MORGANTOWN - Dustin Garrison swears his most valuable asset as a running back is not his quickness or his speed, his toughness or instincts.
"I think,'' he said without having to think very long, "my strength is my vision."
Still, not even he saw this coming.
Remember all the angst over West Virginia's lack of a running game to take the heat off of a lights-out passing attack? Scratch that, at least for the time being.
Garrison, the little freshman running back who had carried the ball just three times in the first three games before a mild breakout last week against LSU, had an explosion of nearly epic proportions. In fact, West Virginia's 55-10 trouncing of Bowling Green Saturday in the rain and cold of Mountaineer Field was made all the more amazing by Garrison's part in it.
He carried the ball 32 times for 291 yards. In a pass-first offense, he tied Kerry Marbury for the second-most rushing yards in a game in school history. Even more staggering is that his rushing total was just 15 yards shy of the 306 the Mountaineers had gained on the ground in their first four games combined.
Not bad for a guy who was making his first college start and was the third true freshman to fill the tailback spot in West Virginia's first five games. Oh, and doing it in an offense that in the first four games had attained 83 percent of its total offense through the air.
"I never thought about [gaining] 291 yards, but I knew I had to go out and have a great game,'' said Garrison, who during most of the previous four games had been the third option at his position behind Andrew Buie and Vernard Roberts. "I had something to prove, not only to myself, but to Coach [Dana] Holgorsen and [running backs] Coach [Robert] Gillespie.''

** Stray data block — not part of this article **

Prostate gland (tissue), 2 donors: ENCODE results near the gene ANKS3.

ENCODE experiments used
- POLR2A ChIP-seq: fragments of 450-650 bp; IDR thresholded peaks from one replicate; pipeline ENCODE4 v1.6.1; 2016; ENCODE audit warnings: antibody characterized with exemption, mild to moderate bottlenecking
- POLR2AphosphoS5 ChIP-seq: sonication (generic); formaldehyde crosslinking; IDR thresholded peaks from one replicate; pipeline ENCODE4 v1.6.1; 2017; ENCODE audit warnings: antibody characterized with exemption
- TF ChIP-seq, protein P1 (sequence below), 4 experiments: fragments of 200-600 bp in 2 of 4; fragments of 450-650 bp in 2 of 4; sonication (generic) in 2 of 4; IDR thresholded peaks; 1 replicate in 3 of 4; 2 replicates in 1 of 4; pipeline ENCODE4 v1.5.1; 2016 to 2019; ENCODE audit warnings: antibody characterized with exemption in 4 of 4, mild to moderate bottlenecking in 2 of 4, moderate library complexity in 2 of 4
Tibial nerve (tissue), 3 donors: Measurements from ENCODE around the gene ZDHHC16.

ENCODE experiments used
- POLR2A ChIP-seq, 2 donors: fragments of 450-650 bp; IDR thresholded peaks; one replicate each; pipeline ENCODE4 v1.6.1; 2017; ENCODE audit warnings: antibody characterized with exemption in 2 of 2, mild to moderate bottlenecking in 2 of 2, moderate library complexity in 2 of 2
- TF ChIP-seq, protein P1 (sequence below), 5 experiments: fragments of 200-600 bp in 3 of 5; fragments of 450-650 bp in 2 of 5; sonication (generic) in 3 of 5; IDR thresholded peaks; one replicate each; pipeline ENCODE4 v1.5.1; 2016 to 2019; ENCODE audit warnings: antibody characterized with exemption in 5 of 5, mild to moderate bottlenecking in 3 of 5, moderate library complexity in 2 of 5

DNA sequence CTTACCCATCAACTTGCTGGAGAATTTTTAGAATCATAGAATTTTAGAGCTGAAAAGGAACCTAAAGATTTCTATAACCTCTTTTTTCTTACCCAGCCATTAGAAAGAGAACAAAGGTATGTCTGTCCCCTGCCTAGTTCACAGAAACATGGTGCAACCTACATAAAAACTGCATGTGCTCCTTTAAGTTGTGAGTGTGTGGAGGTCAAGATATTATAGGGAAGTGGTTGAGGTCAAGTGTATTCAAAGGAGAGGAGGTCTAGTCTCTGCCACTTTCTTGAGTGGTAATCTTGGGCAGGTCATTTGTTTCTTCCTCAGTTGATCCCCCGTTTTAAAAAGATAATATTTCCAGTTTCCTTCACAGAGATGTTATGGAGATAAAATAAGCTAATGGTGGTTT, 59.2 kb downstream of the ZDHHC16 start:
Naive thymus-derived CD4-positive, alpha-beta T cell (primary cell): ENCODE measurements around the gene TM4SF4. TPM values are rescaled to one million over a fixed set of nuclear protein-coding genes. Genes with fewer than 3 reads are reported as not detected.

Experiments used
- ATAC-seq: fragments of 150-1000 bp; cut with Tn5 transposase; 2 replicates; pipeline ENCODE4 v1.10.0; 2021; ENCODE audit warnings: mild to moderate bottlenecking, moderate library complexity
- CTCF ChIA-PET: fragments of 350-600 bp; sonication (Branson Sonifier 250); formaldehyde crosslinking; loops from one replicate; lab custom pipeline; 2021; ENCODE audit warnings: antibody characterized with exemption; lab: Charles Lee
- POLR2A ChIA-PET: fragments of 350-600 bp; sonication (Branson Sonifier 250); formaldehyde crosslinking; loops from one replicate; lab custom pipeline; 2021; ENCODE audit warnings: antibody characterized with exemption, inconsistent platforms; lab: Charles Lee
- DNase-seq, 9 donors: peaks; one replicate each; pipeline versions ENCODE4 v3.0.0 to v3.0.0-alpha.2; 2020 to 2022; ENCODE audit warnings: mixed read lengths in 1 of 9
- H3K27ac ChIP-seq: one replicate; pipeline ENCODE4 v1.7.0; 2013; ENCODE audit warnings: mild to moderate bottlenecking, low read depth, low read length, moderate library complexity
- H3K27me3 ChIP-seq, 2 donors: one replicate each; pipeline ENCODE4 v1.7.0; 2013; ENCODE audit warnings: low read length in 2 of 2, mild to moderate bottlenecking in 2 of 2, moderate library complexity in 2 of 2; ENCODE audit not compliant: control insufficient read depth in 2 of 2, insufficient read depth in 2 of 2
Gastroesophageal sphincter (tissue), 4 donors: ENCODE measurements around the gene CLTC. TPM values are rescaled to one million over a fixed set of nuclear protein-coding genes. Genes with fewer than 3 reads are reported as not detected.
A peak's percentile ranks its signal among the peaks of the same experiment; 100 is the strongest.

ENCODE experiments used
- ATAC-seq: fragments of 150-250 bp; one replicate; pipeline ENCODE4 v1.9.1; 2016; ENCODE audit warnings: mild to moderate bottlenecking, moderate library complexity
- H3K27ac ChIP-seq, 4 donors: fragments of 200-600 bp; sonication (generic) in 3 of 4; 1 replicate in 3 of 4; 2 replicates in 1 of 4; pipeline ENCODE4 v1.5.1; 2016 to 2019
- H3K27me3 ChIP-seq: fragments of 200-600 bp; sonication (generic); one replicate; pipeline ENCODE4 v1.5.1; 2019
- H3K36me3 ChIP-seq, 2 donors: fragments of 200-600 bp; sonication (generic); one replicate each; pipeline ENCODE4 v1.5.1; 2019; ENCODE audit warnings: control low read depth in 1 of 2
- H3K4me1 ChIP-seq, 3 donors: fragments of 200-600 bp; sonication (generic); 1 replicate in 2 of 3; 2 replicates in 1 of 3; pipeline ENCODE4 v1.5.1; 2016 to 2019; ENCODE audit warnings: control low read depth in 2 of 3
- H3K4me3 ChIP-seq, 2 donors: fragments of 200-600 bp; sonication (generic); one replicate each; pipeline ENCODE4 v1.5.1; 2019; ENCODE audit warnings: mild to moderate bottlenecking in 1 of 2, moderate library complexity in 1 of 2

Consider it proven.
In leading No. 22 West Virginia (4-1) to its highest rushing total (360 yards) since 2008, Garrison did most of his damage during a first half in which the Mountaineers led 38-10 and at times seemed like something out of the Pat White-Steve Slaton era. The 5-foot-8, 175-pounder had 85 yards in the first quarter and 233 on 24 carries by halftime, which already would have been the sixth-best rushing day in school history.
Holgorsen, while no doubt surprised by the final numbers, refused to admit to being shocked by Garrison's performance, mainly because he'd seen it before.
"If you look at 16 games on his high school film last year, it's like that,'' Holgorsen said. "He's used to 200-yard games. The more you give it to him and the more he plays, the better he gets.''
It's not as if Garrison didn't have any help. While Geno Smith didn't come close to the school-record passing numbers he had a week ago in a loss to No. 1 LSU, he still threw three touchdown passes and completed 18-of-30 passes for 238 yards.